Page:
Virginia Woolf and the ethics of the afterlife

Research output: Contribution to conferencePaper


Virginia Woolf famously saw her novels as elegies. As she wrote in her diary in 1925, ‘I have an idea that I will invent a new name for my books to supplant “novel”. A new ___ by Virginia Woolf. But what? Elegy?’ (D3 34). The comment reflects a concern that is seen throughout her oeuvre, for the death of at least one individual and the consequent mourning of those left behind is a persistent theme in her work. Woolf was not, however, consistent in the way in which she thought of the afterlife: from her statement in her first novel that ‘to die was to cease to breathe’, and her perception of individual life as insignificant in the great scheme of things: ‘I am . . . like the shadow passing over the downs’ (Diary, vol. 3 p. 188), through to Clarissa Dalloway’s sense that ‘somehow in the streets of London, on the ebb and flow of things, here, there, she survived, Peter survived, lived in each other’ (Mrs Dalloway p. 8).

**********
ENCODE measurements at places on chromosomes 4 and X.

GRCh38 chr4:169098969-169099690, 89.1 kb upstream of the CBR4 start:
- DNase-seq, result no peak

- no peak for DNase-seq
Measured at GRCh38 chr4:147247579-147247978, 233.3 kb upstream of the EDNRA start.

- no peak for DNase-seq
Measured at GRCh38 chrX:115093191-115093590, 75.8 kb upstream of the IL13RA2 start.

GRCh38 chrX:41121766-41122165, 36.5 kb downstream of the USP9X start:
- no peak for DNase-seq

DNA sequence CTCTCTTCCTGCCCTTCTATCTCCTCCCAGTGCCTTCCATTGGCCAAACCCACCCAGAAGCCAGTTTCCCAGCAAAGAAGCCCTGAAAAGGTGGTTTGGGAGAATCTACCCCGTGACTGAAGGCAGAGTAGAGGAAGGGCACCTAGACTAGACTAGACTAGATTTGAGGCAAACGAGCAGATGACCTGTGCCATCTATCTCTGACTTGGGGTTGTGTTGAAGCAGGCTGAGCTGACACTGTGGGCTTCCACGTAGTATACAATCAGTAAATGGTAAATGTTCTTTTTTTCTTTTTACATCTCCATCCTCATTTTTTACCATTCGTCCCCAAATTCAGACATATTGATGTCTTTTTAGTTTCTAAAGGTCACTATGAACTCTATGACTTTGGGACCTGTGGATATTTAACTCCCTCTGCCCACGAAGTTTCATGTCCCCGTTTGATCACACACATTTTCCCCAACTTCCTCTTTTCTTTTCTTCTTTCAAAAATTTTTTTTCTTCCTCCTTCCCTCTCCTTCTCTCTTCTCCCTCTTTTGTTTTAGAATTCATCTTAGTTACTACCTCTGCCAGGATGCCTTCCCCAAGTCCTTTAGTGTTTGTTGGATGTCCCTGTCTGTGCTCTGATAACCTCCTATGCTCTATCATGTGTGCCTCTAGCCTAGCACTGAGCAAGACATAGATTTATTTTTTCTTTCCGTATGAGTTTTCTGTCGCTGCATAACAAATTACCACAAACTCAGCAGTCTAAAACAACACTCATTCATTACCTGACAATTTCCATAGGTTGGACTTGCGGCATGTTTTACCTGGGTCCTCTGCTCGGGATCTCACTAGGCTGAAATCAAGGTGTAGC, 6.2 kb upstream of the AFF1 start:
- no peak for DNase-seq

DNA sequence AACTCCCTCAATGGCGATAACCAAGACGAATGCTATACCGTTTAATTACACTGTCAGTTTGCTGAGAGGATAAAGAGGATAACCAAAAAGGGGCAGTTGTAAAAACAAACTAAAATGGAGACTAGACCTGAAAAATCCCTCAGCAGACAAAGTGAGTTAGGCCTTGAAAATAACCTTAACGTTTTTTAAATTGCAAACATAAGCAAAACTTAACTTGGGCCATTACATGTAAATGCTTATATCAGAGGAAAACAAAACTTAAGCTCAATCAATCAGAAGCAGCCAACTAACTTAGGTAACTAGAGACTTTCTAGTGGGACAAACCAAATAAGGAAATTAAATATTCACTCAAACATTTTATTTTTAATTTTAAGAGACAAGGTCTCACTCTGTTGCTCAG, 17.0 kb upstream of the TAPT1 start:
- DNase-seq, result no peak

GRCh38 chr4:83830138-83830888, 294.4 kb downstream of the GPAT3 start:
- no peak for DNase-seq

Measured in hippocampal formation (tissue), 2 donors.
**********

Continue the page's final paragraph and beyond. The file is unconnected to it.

As this paper showed, Woolf’s varying response to this question may be related to the complex set of attitudes and beliefs around life after death in the early twentieth century, including her personal experience of both Evangelical Christianity and agnosticism within her own family; classical learning among her Bloomsbury cohorts; and spiritualism in popular culture. Examining a range of Woolf’s statements and writings on the topic, the paper will show that, while she expressed scepticism towards specific beliefs, she consistently expressed a belief that literature was a way of memorializing the dead and endowing them with an afterlife. As she wrote in her essay ‘On Being Ill’: Heaven-making must be left to the imagination of the poets’.
Original languageEnglish
Publication statusUnpublished - 9 Jun 2022
Event31st Annual Virginia Woolf Conference: Virginia Woolf and Ethics - Online (organized by Lamar University, USA), Beaumont, United States
Duration: 9 Jun 202212 Jun 2022

Academic conference

Academic conference31st Annual Virginia Woolf Conference
Country/TerritoryUnited States
Internet address


  • Virginia Woolf
  • Religion


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